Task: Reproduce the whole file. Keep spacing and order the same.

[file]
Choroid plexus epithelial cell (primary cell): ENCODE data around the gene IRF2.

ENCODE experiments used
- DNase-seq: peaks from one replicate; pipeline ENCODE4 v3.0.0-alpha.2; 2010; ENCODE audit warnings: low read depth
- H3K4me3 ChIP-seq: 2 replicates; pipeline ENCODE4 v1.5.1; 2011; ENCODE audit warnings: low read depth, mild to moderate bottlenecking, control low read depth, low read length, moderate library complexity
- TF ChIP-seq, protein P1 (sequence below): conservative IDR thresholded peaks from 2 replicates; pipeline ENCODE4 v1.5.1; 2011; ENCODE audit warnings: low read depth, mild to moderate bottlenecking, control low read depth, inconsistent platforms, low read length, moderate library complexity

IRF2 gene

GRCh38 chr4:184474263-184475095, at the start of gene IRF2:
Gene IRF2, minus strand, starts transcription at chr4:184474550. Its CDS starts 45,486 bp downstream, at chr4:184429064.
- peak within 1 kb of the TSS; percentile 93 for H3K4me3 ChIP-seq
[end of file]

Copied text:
Choroid plexus epithelial cell (primary cell): ENCODE data around the gene IRF2.

ENCODE experiments used
- DNase-seq: peaks from one replicate; pipeline ENCODE4 v3.0.0-alpha.2; 2010; ENCODE audit warnings: low read depth
- H3K4me3 ChIP-seq: 2 replicates; pipeline ENCODE4 v1.5.1; 2011; ENCODE audit warnings: low read depth, mild to moderate bottlenecking, control low read depth, low read length, moderate library complexity
- TF ChIP-seq, protein P1 (sequence below): conservative IDR thresholded peaks from 2 replicates; pipeline ENCODE4 v1.5.1; 2011; ENCODE audit warnings: low read depth, mild to moderate bottlenecking, control low read depth, inconsistent platforms, low read length, moderate library complexity

IRF2 gene

GRCh38 chr4:184474263-184475095, at the start of gene IRF2:
Gene IRF2, minus strand, starts transcription at chr4:184474550. Its CDS starts 45,486 bp downstream, at chr4:184429064.
- peak within 1 kb of the TSS; percentile 93 for H3K4me3 ChIP-seq